BRANDON J. WEICHERT | THE WEICHERT REPORT
Enormous changes are afoot not only in the Middle East and Europe, but all of Eurasia. Demography informs much of these changes–native-born populations in Europe are in terminal decline (dittos for Russia), meanwhile the Middle East is brimming with young, unemployed men, just looking for a good jihad. To the East, Asia has monumental levels of capital that it is looking to splurge coupled with an abundance of human capital. From an innovation standpoint, most experts continue wondering when the next great innovation hub will be birthed–and very few are sanguine that such a hub will be in the Western world (it will most likely arise somewhere between Beijing and New Delhi, depending on how things break over the next decade or so).
For Turkey, which sits at the crossroads of the Orient and the Occident, they are well-suited to choose their own destiny. Or, at least, Turkey’s nominal Sultan, Recep Erdogan is poised to pick his country’s future. And, while even a decade ago that choice would have likely been to remain standing beside the West, those days are long gone. Fact is, between the alienation Erdogan feels from Europe (the European Union refuses to allow for Turkey’s accession into the EU and both the EU and the United States continue dinging Turkey for its flagrant human rights abuses) and the rising relations with Iran, Russia, and China, Turkey’s future likely lies to its east.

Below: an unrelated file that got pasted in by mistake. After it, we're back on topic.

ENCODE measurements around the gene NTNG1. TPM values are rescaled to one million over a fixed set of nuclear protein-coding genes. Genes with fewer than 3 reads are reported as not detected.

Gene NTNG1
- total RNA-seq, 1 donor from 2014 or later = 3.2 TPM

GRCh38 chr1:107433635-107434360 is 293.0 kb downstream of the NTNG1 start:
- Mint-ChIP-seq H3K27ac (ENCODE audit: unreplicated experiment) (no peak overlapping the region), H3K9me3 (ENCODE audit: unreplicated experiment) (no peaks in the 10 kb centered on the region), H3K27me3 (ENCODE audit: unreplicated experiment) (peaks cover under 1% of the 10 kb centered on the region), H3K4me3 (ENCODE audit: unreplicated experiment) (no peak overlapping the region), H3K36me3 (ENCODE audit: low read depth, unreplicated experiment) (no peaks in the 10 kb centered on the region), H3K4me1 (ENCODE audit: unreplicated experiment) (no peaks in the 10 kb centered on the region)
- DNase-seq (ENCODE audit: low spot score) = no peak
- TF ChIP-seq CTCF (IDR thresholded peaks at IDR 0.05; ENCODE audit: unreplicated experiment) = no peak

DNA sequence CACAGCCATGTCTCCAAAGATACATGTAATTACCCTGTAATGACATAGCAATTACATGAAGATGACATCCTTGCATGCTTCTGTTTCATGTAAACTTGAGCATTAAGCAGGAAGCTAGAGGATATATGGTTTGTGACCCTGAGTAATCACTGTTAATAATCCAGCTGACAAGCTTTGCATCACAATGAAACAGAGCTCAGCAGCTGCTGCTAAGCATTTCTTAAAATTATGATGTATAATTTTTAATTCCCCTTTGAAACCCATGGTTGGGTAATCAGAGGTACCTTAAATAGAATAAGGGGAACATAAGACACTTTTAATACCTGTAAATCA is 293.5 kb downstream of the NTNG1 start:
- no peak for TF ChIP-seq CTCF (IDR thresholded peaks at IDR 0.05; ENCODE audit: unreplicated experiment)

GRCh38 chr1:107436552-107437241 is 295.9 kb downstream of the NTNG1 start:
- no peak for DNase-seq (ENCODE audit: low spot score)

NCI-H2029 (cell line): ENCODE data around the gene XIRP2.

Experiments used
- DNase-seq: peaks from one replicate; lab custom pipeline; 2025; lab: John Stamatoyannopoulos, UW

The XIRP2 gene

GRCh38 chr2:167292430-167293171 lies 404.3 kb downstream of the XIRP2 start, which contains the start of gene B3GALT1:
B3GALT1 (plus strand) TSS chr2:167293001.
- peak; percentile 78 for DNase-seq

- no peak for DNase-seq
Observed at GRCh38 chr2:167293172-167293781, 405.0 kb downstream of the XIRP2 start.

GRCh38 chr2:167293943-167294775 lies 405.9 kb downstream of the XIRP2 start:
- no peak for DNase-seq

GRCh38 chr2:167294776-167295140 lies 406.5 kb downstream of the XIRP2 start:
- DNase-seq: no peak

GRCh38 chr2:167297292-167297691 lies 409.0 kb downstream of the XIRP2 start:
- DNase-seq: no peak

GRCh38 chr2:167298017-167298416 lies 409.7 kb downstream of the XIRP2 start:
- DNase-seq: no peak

For most Western analysts, this is an improper assumption. After all, Turkey forms the vital southern front of NATO and has been a long-time partner in that alliance. But, most Western analysts completely ignore the economic and demographic changes between the West and East. What’s more, many analysts refuse to acknowledge that the West–including the United States–is in relative decline, whereas the East is not (though nothing is certain and, if the U.S. plays its cards right, it could come back with renewed vigor).
In the summer of 2016, several data points were unveiling themselves which prompted myself (and several hedge-funders) to posit a long-held belief that China may be on the verge of collapse. If that did come, I argued, the old Chinese dynastic cycle would begin once again. Well, despite the negative trends that were working against the Chinese, it would seem that they weathered the proverbial storm well. Whatever the long-term holds for China (a rapidly graying population, political instability in its periphery, hostile neighbors, and a rising generation of Christian Chinese citizens, who might just be the key to democratizing China), for now, the Chinese seem to be poised to retain–and possibly expand–their dominant position.
Indeed, this is the thesis of the Financial Times’ Gideon Rachman in his thrilling new book, “Easternization: Asia’s Rise and America’s Decline From Obama to Trump and Beyond.” In his book, Rachman posits that wealth has transitioned from the West to the East for so long that, coupled with massive demographic changes, the East is prompting major changes to the international system (specifically, China). David P. Goldman of the Asia Times Online speculates that Asia (again, specifically China) has a major surplus of capital and wants desperately to invest it. Since most Chinese refuse to invest their earnings in fellow Chinese, but instead wish to invest in “more stable” foreign markets (i.e. Western ones, with predictable and fair laws and regulations), Goldman postulated in 2011 that the United States in particular, which is currently lacking in capital and credit, needed desperately to entice these Asian investors to the West.